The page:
When negotiating over the telephone, be slower than usual to agree to new ideas or requests. You can always call back once you've considered how to say "yes" in exchange for some value.
Talking to your negotiation counterpart in a positive way
By Marianne Eby
At one of our negotiation workshops last week, the sales team we were working with was struggling in conversations with their customers. I asked them to re-enact a conversation that hadn’t gone well. It didn’t take long to detect the problem – the otherwise experienced negotiators were presenting questions and ideas with a negative tone. We talked about the art of “positive inquiry”.
Here is one example: The sales team wanted to discuss a consistent pattern of late payments. The buyer responded with a statement about the increase in transportation costs. The sales team negotiator was frustrated and replied: “That’s not important to this discussion.” They buyer became quiet and the meeting dissolved without solving the problem.
Why? I suggested that the buyer “lost face” or otherwise felt “put down.” Turning negative reactions into positive delivery is not easy, but it can make the difference between a conversation that leads to value creation, and one that does not.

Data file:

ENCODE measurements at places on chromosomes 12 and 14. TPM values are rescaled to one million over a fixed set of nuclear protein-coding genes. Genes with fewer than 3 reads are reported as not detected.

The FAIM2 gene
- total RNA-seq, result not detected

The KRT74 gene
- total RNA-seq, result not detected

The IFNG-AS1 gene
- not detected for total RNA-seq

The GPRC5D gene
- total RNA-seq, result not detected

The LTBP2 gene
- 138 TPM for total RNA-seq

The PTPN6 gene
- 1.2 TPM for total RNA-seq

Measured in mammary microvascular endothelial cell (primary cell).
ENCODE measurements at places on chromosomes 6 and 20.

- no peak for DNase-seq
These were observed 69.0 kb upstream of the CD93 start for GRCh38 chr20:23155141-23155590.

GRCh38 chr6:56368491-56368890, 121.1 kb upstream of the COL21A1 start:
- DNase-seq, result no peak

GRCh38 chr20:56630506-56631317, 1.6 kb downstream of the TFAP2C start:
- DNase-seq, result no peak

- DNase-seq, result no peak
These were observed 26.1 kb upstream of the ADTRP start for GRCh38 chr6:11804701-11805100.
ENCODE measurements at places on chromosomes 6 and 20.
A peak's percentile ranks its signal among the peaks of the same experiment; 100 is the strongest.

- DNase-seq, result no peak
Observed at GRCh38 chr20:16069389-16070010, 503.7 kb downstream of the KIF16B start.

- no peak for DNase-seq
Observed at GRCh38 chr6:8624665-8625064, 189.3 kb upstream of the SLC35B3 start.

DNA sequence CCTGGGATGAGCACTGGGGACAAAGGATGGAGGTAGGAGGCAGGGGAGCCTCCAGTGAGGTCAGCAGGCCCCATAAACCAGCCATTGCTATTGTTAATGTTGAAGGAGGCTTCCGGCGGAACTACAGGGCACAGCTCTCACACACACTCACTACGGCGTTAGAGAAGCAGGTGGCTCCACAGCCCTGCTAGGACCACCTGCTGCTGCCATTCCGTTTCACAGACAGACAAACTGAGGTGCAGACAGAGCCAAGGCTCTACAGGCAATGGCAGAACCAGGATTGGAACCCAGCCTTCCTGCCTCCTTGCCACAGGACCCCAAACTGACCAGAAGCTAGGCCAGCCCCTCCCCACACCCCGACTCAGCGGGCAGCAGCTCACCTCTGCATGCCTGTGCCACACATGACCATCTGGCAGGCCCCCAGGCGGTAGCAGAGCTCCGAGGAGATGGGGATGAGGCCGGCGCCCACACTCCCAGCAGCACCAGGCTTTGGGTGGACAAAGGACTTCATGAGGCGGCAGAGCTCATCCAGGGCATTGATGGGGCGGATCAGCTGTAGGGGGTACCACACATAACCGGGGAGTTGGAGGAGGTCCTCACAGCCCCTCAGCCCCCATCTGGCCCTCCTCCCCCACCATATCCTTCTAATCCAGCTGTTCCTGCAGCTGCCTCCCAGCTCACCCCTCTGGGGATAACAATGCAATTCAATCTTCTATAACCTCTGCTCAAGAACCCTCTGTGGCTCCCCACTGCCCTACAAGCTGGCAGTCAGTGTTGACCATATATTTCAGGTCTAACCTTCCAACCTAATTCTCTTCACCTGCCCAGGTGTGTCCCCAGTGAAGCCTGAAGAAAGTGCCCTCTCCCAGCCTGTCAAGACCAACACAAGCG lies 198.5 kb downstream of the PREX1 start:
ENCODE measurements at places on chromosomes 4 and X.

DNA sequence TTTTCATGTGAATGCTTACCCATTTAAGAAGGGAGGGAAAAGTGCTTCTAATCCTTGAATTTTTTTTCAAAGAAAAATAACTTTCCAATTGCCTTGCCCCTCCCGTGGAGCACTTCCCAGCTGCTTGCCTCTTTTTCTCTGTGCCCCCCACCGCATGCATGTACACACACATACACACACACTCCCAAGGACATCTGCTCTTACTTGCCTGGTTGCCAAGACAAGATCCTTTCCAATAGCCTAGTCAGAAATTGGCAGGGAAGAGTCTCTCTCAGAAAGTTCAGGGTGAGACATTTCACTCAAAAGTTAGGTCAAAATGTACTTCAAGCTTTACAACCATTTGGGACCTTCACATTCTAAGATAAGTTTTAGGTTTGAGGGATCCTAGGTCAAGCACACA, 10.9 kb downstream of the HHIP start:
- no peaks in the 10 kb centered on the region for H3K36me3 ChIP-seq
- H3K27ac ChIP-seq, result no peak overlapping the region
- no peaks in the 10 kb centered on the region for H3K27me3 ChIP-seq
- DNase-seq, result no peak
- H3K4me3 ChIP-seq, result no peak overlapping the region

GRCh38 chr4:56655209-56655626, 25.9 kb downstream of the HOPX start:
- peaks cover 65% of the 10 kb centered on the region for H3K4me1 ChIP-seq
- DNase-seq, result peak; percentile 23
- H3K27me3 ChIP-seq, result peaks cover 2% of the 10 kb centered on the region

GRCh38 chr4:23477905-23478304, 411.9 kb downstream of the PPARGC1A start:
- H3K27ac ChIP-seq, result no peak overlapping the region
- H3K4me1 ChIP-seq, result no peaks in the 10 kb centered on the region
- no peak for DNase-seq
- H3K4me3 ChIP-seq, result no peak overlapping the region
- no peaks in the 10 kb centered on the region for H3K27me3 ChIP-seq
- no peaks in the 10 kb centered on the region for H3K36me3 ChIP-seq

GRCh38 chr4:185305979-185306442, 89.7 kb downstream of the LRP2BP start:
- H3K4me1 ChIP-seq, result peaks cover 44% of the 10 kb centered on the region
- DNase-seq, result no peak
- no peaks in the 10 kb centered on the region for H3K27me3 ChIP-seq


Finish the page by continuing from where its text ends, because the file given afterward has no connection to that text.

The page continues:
We replayed the conversation again, but this time had Sales say: “Let’s get through the higher priorities on our list first, and then we can go over transportation costs.” The group tried this with every negative comment or question we had identified, and agreed to try it out in their next negotiation.
Try turning these negative statements into positive ones:
- Why hasn’t there been any progress on the quality certification?
- These late deliveries are costing all of us our profit!
- Without a stronger guarantee in place, we can’t trust that you’ll deliver what was promised.
For the answers, click here.